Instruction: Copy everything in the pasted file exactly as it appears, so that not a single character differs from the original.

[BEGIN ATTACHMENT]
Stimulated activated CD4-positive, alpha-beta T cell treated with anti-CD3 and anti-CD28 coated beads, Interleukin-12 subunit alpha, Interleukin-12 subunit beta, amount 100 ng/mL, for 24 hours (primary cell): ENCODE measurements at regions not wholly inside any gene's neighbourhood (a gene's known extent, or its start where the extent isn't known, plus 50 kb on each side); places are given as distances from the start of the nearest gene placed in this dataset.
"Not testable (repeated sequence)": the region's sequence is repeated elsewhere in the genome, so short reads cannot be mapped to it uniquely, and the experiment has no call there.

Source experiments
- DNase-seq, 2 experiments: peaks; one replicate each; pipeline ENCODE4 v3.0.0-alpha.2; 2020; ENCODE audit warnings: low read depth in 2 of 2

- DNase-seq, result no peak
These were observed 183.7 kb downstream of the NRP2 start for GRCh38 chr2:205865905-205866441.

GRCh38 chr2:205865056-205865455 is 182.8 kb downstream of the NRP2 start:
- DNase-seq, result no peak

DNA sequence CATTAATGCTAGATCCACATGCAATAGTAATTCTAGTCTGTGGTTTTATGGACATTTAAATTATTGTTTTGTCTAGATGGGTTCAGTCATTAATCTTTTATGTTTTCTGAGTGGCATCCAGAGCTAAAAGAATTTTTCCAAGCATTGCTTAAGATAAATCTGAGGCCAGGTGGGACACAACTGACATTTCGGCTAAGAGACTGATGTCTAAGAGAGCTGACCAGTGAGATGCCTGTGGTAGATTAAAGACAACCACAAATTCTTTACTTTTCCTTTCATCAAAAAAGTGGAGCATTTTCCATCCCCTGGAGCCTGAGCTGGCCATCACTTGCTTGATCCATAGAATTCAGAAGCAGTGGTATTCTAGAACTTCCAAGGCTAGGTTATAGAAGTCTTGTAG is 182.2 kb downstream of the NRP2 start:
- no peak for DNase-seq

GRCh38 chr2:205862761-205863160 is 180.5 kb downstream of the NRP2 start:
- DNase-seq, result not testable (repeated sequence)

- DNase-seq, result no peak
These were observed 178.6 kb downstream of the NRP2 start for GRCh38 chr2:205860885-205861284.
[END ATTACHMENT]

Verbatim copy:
Stimulated activated CD4-positive, alpha-beta T cell treated with anti-CD3 and anti-CD28 coated beads, Interleukin-12 subunit alpha, Interleukin-12 subunit beta, amount 100 ng/mL, for 24 hours (primary cell): ENCODE measurements at regions not wholly inside any gene's neighbourhood (a gene's known extent, or its start where the extent isn't known, plus 50 kb on each side); places are given as distances from the start of the nearest gene placed in this dataset.
"Not testable (repeated sequence)": the region's sequence is repeated elsewhere in the genome, so short reads cannot be mapped to it uniquely, and the experiment has no call there.

Source experiments
- DNase-seq, 2 experiments: peaks; one replicate each; pipeline ENCODE4 v3.0.0-alpha.2; 2020; ENCODE audit warnings: low read depth in 2 of 2

- DNase-seq, result no peak
These were observed 183.7 kb downstream of the NRP2 start for GRCh38 chr2:205865905-205866441.

GRCh38 chr2:205865056-205865455 is 182.8 kb downstream of the NRP2 start:
- DNase-seq, result no peak

DNA sequence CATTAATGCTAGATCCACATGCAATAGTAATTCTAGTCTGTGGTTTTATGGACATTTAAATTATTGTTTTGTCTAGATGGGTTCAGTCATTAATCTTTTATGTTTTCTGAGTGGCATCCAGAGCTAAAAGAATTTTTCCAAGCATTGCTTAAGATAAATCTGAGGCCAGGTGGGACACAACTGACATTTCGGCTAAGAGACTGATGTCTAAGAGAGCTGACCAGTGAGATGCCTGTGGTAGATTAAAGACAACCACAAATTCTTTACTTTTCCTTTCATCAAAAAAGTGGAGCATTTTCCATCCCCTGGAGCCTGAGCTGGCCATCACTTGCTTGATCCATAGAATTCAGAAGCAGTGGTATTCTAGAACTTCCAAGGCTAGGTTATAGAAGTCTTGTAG is 182.2 kb downstream of the NRP2 start:
- no peak for DNase-seq

GRCh38 chr2:205862761-205863160 is 180.5 kb downstream of the NRP2 start:
- DNase-seq, result not testable (repeated sequence)

- DNase-seq, result no peak
These were observed 178.6 kb downstream of the NRP2 start for GRCh38 chr2:205860885-205861284.